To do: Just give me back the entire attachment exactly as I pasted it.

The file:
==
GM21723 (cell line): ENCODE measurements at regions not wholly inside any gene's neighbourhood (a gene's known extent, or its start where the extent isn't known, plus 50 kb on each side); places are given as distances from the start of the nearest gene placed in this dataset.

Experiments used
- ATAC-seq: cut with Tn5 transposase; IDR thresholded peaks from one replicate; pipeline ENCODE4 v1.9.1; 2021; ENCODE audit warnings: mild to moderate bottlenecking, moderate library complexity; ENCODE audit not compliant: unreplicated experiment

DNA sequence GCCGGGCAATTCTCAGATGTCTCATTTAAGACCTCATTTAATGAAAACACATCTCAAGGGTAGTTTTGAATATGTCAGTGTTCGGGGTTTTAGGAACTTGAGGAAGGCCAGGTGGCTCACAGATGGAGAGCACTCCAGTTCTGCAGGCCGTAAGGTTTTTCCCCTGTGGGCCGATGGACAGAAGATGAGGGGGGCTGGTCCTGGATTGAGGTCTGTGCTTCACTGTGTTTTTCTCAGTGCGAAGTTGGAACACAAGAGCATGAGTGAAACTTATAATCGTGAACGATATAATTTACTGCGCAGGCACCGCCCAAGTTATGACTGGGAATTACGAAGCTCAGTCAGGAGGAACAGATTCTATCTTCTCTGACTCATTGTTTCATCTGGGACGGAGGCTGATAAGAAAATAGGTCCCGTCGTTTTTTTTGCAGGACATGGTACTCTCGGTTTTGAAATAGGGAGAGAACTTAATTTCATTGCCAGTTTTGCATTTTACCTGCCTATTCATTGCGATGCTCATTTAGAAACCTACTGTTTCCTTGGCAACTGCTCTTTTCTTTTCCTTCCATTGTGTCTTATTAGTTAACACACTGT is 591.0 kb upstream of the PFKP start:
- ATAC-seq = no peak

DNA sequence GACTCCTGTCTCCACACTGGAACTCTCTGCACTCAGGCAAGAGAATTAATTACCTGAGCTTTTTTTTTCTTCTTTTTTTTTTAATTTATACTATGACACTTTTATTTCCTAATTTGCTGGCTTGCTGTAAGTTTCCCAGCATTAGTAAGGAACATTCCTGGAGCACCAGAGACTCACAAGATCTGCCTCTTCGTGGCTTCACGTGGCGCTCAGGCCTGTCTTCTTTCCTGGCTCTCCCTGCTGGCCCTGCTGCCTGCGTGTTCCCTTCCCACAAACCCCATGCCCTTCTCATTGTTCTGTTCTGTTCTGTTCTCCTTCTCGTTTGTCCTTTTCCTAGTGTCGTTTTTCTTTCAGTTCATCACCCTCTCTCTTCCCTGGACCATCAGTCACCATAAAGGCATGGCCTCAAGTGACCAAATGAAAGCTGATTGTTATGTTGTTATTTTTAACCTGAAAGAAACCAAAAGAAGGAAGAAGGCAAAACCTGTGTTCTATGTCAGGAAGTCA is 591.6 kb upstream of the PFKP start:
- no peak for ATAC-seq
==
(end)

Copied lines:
GM21723 (cell line): ENCODE measurements at regions not wholly inside any gene's neighbourhood (a gene's known extent, or its start where the extent isn't known, plus 50 kb on each side); places are given as distances from the start of the nearest gene placed in this dataset.

Experiments used
- ATAC-seq: cut with Tn5 transposase; IDR thresholded peaks from one replicate; pipeline ENCODE4 v1.9.1; 2021; ENCODE audit warnings: mild to moderate bottlenecking, moderate library complexity; ENCODE audit not compliant: unreplicated experiment

DNA sequence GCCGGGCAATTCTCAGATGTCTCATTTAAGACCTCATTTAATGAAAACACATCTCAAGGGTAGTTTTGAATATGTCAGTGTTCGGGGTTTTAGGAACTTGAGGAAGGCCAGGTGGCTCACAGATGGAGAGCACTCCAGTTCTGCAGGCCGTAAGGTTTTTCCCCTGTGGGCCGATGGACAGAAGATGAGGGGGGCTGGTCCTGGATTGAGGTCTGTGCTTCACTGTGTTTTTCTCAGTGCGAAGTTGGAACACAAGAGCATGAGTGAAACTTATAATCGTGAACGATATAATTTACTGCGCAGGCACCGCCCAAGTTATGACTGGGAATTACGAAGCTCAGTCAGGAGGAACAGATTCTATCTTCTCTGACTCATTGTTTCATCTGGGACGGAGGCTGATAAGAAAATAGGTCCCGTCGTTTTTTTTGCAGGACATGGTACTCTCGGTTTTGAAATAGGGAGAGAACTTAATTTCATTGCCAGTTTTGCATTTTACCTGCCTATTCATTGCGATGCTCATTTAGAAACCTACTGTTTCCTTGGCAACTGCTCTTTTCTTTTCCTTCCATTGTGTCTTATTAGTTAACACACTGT is 591.0 kb upstream of the PFKP start:
- ATAC-seq = no peak

DNA sequence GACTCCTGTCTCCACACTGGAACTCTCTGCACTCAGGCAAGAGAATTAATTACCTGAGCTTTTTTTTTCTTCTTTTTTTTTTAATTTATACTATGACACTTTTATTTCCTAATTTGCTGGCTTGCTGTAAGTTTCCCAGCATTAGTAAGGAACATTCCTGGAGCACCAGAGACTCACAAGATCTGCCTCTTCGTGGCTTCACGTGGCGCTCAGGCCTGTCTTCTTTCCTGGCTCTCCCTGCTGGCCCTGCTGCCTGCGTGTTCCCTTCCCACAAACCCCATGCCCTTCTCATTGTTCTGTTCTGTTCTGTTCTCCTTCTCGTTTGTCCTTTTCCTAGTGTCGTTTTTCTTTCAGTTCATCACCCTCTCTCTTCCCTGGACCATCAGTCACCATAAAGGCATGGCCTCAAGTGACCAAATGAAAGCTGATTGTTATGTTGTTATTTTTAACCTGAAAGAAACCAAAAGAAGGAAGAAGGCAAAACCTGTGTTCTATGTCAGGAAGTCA is 591.6 kb upstream of the PFKP start:
- no peak for ATAC-seq